Proctitis is inflammation of the lining of the rectum. It can be a short-term or long-term problem. Many things can cause proctitis. It may be a side effect of medical treatments, such as radiation therapy or antibiotics. Some sexually transmitted infections may also cause proctitis. It may be related to ulcerative colitis or to Crohn's disease. Other causes include bacterial infection, allergies, or injury or nerve problems in the rectum.
Common symptoms include pain or itching in the rectum and a constant or frequent strong need to have a bowel movement. You may have a change in bowel habits; a fever; and mucus, blood, or pus in your stools.
Follow-up care is a key part of your treatment and safety. Be sure to make and go to all appointments, and call your doctor or nurse call line if you are having problems. It's also a good idea to know your test results and keep a list of the medicines you take.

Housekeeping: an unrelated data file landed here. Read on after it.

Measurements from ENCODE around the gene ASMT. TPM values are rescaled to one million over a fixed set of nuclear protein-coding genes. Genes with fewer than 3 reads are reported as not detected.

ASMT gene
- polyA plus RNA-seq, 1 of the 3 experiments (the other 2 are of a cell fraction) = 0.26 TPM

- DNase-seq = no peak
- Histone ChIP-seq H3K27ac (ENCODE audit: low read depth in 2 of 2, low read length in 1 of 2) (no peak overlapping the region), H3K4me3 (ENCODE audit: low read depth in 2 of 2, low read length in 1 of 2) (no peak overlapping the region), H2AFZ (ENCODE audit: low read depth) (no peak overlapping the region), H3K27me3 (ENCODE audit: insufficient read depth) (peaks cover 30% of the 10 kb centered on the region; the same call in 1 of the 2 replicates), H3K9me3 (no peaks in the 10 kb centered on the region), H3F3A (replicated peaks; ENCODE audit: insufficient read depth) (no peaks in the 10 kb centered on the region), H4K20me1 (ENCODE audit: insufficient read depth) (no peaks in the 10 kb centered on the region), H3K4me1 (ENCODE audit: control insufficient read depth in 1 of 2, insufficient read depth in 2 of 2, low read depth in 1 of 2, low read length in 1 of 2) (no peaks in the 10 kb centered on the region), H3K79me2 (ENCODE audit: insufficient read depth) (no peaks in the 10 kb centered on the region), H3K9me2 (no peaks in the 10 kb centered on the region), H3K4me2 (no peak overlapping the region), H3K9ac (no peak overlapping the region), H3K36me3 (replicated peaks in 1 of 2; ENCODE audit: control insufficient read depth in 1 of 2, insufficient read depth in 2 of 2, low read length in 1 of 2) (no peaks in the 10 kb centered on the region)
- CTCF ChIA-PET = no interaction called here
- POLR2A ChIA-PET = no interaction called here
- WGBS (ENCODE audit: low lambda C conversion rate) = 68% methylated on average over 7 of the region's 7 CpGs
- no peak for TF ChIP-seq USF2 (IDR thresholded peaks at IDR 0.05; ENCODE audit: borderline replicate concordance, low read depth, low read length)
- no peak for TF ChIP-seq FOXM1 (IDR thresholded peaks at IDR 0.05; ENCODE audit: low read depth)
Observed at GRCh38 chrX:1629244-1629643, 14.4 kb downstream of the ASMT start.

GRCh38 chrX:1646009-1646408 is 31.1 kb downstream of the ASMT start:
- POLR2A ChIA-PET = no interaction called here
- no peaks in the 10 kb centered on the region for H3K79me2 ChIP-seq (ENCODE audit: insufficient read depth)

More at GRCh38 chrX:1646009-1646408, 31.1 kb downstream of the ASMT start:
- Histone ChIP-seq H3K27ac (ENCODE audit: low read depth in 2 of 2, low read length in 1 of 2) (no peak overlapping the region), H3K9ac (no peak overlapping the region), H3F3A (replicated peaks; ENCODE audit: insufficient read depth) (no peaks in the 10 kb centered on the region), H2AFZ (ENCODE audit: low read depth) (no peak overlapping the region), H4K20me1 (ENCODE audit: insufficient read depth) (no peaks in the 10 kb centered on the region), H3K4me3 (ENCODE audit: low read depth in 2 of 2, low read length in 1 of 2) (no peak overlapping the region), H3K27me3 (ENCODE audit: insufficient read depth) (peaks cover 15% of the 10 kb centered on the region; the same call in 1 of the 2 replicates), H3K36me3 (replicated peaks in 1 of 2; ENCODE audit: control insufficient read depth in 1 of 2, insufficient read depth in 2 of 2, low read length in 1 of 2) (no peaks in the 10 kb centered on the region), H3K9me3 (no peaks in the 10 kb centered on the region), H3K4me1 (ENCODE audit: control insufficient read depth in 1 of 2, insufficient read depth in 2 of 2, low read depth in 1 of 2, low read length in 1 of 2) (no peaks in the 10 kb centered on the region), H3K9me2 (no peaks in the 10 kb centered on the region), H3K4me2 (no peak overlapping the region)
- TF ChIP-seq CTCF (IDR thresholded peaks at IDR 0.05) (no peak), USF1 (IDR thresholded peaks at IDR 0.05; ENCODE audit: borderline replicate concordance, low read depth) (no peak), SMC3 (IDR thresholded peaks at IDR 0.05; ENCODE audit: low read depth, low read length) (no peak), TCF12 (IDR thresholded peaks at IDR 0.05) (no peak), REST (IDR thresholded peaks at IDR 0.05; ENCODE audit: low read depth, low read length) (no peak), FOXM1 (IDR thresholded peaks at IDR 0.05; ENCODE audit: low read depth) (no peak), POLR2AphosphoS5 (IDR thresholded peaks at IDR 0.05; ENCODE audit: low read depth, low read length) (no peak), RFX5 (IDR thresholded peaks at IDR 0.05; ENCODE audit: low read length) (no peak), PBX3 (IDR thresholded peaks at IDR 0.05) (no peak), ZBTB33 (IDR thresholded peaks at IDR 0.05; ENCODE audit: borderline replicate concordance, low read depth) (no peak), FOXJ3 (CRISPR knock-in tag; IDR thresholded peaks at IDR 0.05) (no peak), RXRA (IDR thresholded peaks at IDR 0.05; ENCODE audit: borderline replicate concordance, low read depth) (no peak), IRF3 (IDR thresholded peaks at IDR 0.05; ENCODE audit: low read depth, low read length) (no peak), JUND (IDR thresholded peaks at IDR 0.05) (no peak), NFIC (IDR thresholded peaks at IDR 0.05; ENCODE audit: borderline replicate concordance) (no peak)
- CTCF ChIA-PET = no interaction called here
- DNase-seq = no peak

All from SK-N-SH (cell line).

Call 911 anytime you think you may need emergency care. For example, call if:
Call your doctor or nurse call line now or seek immediate medical care if:
Watch closely for changes in your health, and be sure to contact your doctor or nurse call line if:
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Current as of: August 9, 2016
Adam Husney, MD - Family Medicine
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